This spring and summer I've found myself trying to unravel a gardening mystery. My plants all look healthy; but something is not right. At first it was just a leaf disappearing, here and there; then it advanced to growing points that suddenly truncate. Lately entire sections of otherwise healthy plants have disappeared!
I delved through the gardening resources offered by WSU, hoping to find an answer... but with no luck. Searching the available academic literature, and even the wider web, also provided no clues. Nearing my wits end, I began carefully, methodically monitoring my plants - and discovered that the vector for this unknown pathogen is a heretofore unidentified garden pest.
These pests vary significantly in size and color, which complicated the initial identification efforts. However they are typically large and easy to spot, once you have some idea of what you're looking for.
Washington State Univerity's Cooperative Extension is typically excellent; but I have to say the land grant university has completely dropped the ball on this one. As such, I think I am justified in putting forward a name for this new scourge. And while the taxonomists may eventually prefer a descriptor more in line with their current naming conventions, I posit that the name "Puppy Blight" is both accurate and descriptive.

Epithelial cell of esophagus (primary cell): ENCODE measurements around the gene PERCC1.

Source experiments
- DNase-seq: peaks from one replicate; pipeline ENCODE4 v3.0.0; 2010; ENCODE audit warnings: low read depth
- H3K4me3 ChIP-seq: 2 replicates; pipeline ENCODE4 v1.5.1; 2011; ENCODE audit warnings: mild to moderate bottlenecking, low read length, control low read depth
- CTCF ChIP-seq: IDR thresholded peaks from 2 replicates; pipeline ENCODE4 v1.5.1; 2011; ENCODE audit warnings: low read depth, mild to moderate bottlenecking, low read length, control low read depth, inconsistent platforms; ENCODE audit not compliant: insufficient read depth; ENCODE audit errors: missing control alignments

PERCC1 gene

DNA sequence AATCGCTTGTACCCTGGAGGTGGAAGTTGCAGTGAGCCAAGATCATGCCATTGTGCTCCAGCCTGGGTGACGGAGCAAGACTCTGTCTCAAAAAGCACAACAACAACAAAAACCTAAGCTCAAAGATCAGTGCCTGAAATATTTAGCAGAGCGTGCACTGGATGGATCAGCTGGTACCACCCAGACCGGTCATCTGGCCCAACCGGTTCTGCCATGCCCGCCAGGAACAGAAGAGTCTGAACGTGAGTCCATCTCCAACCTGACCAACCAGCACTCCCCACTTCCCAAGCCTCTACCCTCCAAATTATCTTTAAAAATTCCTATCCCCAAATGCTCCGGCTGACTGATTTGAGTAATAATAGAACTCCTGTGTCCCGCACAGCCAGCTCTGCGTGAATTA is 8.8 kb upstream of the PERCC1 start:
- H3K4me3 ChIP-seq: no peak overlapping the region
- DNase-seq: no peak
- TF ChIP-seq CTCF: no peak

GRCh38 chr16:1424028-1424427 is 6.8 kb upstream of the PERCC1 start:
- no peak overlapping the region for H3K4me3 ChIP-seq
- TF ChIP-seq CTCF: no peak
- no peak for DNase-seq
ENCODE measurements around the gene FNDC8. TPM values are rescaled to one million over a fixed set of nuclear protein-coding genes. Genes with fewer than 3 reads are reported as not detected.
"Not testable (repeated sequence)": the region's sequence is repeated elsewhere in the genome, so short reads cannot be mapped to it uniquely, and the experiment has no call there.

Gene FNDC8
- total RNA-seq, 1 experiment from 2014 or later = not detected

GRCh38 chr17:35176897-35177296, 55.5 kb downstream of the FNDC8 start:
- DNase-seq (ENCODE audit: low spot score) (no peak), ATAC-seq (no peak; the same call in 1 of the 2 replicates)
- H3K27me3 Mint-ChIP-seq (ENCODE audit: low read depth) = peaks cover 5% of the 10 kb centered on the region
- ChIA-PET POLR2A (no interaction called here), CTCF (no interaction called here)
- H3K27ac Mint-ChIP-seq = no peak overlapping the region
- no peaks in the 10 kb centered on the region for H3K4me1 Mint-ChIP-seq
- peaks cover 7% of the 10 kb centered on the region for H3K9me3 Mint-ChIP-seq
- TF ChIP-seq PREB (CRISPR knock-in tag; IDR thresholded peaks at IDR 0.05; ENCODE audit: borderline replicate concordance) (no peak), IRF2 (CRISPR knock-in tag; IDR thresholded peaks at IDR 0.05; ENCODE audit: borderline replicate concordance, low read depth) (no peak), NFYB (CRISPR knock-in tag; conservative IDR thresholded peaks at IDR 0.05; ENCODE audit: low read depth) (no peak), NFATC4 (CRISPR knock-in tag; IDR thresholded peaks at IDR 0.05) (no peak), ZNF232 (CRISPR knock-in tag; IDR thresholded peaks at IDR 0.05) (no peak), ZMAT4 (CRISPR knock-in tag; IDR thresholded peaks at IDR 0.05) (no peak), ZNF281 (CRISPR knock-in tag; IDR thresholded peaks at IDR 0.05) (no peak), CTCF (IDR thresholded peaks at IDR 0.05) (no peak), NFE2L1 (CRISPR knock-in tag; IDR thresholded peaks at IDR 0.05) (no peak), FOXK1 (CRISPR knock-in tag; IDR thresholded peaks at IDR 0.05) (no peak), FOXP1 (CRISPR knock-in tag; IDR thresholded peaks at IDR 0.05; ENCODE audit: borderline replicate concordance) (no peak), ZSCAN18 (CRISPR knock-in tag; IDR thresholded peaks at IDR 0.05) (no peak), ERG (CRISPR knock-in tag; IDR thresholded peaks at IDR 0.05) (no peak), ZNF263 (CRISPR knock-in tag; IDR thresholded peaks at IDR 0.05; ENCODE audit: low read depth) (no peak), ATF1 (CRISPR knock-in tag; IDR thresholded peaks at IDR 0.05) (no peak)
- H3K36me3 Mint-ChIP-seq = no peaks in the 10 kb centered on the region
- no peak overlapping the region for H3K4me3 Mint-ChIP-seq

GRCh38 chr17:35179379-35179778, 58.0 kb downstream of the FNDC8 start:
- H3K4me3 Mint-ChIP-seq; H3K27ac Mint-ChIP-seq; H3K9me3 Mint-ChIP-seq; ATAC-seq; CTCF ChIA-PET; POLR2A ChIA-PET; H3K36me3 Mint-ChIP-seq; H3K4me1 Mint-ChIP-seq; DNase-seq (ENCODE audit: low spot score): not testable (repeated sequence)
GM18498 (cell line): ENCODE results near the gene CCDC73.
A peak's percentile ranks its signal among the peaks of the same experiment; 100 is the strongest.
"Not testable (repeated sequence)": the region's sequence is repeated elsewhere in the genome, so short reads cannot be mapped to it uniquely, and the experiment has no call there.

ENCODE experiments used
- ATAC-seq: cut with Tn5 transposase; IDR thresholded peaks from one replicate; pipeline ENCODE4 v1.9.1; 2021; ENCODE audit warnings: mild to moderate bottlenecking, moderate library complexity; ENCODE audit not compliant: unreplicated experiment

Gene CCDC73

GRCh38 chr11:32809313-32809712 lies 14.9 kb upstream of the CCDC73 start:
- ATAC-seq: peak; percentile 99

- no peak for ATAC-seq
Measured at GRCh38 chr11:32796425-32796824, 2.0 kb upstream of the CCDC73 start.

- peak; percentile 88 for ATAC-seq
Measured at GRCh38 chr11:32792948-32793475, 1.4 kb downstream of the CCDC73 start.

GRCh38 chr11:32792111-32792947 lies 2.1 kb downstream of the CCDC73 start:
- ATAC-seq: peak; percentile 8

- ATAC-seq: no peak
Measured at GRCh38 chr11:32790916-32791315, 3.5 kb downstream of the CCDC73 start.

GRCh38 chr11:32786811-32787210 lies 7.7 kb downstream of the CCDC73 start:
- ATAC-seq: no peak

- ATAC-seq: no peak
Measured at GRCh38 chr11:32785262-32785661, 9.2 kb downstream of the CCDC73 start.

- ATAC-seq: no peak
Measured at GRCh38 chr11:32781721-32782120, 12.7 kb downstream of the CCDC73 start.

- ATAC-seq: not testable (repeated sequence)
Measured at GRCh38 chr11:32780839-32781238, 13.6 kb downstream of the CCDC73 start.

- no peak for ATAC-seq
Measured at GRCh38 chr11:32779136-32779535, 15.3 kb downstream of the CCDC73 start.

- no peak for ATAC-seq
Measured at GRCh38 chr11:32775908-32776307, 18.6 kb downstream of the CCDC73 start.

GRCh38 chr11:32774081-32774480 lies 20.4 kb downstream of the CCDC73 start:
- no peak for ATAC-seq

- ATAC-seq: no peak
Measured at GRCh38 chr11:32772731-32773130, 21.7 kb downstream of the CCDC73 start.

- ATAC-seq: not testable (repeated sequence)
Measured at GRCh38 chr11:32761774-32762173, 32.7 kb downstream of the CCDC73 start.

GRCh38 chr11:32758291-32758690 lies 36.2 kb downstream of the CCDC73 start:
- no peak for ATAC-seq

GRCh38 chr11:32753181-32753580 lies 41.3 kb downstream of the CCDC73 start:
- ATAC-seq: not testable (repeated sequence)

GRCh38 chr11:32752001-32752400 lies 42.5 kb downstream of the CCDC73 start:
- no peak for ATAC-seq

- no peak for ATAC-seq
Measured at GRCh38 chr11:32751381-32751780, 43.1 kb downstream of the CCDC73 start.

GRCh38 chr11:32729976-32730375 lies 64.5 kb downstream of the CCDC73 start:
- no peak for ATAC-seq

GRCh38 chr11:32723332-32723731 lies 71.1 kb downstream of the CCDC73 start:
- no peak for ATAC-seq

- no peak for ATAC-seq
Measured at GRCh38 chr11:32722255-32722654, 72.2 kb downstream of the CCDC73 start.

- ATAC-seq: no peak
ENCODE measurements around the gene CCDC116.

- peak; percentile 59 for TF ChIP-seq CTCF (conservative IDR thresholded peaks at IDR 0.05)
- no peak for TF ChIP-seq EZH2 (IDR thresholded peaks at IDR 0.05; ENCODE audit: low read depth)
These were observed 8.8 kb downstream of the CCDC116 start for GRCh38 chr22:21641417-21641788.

As is the case with many garden pests, the only control method I've found to be reasonably effective is using a barrier. However this pest laughs at Reemay - so you'll have to invest in heavy gauge fencing. And, even then, these pests are sometimes able to go around, under, or over the barrier... so some losses are probably inevitable.
Please, PLEASE keep an eye out for evidence of this pest spreading to your gardens. Warn your neighbors! Guard your children (Actually, your children might weigh in on the pests' side in this)! And Good Luck.
All contents © Travis Saling
This page was last updated August 24, 2022